She’s looking up at the window, and the silhouette behind the rustling curtain. “She didn’t want me to come out here, you know. She wanted me to fight, or run away with her. It was like she was the one who could feel you coming, not me. But where is there to run anyway?”
We both lapse into silence. A part of me wants to ask her questions, to learn about her life. I want to hear stories about the woman she loves and what she does with her magic. But I look down at the knife again, and I know I won’t do any of that. Once I close the coffin on her, all the connections in her life will be severed. Her wife won’t even remember her, and probably won’t even know she had one. Maybe she won’t exist either, I don’t know.
Lucy startles me when she moves her hand toward the knife. I almost thought she’d forgotten about it, but she picks it up and examines it for a moment, before handing it to me. “I just want you to do one thing,” she says, looking me straight in the eye. “Make sure she’s taken care of.”
She’s trying to be brave, but I can hear the little hitch in her voice. In the end, Lucy’s doing it for the woman in the window. She’s got something she needs to protect. Suddenly the knife feels very heavy in my hand.
There’s a flash of lightning outside, brighter and closer than it has any right to be. Lucy flinches, but all I can see is the reflection of the silver band on her finger. A tingle runs up my arms. I know it now, it’s the lives of all the other Lucy’s. I still feel every one, running through me like blood. More than that, it’s the exhilaration I felt, more intense every time. The feeling of anticipation, before I get to do it one more time.
Lucy is right. Wim is right. It’s time to end this.
Back in the mine, I haul the last coffin into place before turning to the computer. It’s the one piece of equipment I haven’t turned off. Even the Jacob’s Ladder is silent. I don’t need it now. All that’s left are a few simple tasks, and the world will be saved.
It only takes a few keystrokes to set the final program in motion. Once the timer is done, the charges I’ve set throughout the ceiling will bring the whole thing down. With the chaos outside, nobody will notice. With luck, it’ll be at least a century before anyone thinks to dig it up, and all the coffins need is a few weeks. I built them tough, so they’ll take at least that much punishment.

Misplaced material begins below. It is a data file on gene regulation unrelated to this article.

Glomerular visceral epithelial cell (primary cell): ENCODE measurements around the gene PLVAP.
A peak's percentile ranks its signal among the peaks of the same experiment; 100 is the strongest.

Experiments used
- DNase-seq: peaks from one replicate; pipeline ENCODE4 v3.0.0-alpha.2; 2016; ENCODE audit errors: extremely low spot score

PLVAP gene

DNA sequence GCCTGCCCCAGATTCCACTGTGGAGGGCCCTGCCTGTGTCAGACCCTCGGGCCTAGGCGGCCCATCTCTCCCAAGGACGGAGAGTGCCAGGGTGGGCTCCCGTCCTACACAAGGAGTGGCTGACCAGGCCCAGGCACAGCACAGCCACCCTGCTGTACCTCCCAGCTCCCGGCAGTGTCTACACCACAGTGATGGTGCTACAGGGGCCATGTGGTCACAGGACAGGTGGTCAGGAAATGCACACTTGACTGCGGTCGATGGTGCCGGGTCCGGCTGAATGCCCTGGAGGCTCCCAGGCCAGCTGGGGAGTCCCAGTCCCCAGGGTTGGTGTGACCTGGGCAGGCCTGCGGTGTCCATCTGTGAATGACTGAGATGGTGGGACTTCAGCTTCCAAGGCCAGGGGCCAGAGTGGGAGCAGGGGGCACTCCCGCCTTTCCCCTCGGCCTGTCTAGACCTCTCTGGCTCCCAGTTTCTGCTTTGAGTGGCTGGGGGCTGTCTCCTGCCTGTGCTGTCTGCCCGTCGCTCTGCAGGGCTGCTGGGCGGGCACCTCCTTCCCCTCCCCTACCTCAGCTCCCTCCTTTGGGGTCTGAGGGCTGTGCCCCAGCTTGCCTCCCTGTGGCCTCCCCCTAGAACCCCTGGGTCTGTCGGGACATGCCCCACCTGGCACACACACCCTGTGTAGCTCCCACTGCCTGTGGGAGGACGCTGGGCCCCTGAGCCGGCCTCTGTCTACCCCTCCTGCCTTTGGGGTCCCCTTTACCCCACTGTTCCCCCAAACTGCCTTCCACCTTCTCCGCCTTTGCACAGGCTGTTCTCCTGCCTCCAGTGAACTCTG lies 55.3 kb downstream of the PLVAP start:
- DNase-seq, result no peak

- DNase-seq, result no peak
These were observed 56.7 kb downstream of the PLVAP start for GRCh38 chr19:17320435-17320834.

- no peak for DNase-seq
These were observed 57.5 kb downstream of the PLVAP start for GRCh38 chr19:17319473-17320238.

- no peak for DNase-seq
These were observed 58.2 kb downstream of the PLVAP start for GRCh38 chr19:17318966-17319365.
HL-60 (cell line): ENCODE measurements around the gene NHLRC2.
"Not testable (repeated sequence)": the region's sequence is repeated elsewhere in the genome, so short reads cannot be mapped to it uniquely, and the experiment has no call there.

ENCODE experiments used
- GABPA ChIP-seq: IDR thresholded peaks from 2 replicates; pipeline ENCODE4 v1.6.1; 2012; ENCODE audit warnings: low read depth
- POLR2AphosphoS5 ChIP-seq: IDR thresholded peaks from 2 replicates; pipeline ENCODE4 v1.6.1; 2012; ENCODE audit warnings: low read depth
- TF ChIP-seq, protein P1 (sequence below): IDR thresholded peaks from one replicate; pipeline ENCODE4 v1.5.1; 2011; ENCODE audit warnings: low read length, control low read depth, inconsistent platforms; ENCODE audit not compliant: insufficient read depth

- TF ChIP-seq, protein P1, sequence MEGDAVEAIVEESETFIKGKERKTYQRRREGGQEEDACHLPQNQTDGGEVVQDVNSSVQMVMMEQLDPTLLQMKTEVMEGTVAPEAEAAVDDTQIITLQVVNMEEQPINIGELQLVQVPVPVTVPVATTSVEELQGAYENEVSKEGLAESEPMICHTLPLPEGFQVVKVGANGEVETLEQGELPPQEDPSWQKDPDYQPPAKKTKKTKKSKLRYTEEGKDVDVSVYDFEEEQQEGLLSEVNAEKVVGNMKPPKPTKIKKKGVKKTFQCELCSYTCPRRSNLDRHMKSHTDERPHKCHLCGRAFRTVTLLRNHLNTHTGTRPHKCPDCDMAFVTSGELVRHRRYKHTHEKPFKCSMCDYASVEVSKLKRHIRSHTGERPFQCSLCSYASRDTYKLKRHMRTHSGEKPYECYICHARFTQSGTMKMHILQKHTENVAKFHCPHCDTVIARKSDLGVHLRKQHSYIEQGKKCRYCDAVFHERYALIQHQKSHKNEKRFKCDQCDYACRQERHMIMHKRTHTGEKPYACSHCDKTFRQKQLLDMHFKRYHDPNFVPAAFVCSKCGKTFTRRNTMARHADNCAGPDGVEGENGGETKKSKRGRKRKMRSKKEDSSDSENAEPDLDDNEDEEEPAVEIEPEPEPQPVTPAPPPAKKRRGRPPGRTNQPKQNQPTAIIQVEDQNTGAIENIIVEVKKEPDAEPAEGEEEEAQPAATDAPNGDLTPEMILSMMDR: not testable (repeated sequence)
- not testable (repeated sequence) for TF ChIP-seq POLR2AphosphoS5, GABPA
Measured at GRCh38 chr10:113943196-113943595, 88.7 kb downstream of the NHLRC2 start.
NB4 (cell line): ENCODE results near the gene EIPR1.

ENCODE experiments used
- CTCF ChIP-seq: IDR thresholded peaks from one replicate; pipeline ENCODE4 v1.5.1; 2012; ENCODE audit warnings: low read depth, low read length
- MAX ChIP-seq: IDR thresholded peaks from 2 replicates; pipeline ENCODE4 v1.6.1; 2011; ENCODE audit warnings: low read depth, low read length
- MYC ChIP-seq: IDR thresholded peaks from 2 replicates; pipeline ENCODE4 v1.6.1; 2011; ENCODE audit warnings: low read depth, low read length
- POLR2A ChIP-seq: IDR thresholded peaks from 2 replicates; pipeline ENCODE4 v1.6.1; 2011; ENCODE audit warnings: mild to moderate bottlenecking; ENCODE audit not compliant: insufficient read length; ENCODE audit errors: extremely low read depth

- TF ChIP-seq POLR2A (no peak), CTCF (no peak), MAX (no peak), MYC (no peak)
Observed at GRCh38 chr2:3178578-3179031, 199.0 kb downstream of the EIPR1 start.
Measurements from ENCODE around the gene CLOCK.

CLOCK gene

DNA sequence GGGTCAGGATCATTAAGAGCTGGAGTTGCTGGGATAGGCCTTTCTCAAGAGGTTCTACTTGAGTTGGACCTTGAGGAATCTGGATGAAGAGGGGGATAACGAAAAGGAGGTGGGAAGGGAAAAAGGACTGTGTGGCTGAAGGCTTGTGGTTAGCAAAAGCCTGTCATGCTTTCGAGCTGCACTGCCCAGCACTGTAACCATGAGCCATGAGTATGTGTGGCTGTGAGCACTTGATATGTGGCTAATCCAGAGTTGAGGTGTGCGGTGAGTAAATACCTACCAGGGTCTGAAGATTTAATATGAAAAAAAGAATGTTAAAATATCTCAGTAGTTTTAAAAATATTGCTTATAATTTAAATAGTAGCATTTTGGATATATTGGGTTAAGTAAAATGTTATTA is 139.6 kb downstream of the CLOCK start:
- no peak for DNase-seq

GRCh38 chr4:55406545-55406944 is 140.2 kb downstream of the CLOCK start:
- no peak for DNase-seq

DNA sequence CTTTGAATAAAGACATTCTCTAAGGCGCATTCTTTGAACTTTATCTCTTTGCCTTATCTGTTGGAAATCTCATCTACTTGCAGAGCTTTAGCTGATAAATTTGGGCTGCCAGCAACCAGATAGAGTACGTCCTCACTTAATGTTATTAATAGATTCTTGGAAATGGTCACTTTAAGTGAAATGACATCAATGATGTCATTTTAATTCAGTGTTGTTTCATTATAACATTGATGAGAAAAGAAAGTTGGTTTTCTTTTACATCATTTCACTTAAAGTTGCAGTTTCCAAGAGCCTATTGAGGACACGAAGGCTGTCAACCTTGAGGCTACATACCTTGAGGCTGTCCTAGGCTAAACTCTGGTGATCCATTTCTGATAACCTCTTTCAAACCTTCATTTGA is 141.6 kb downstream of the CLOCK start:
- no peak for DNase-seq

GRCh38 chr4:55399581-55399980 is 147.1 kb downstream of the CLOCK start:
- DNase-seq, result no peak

I reach across the desk and retrieve the bottle I brought with me and down its contents. The bitterness makes me gag, but I laugh a little at myself too. No point making poison delicious, after all. It’s the first genuine laugh I’ve had since this whole mess started, and it’ll probably be my last.
The lid to the last coffin is still ajar, and I push it aside to climb in myself. It’s strange how, here at the end, everything works out so well. I always did like it when things were the way they were supposed to be. A mad scientist has a mad lair. Poison tastes awful. And a villain takes the fall in the end.
I stumble a bit, my limbs not quite obeying me properly. There’s not much time left, so I climb in and pull the lid shut, sealing it from inside. I can feel a tingling on my skin as soon as the coffin already starts to work. I know I’ll be dead by the time it turns to pain, an undeserved mercy.
I wonder if the emails I sent will reach their destination, or whether they’ll just vanish when the timeline repairs itself. I made sure there was no way to trace my origin and neither have any identifying information, so with luck they’ll survive. But then, I’d been wrong before.
To Wim, I send a wish that you’ll watch over Lucy and her wife from now on. For all your mystery, you’re still the best person I know and I’m glad to have met you. I don’t know if you feel the same way, but that’s another thing that is as it should be.
As to Lucy, I hope some part of you remember me. Even with all eight of us sealed away, our connection is something more than that. Maybe not on any conscious level, just a feeling that comes to you now and then. That would be enough. To you I send everything I can of my own research, in hopes you’ll do good with it. That’ll be a damn sight more than I ever did.
I don’t know what’ll happen next. I’ll die and be destroyed. That much I can count on. But maybe I was too late and the world will end anyway. Maybe one of the other coffins malfunctioned. Maybe Lucy is already dead, caught up in an earthquake or something while I was on the road back here.
But maybe, just by the slimmest chance, maybe everything will work out fine.
That’s the hope I cling to, as everything goes dark for the last time.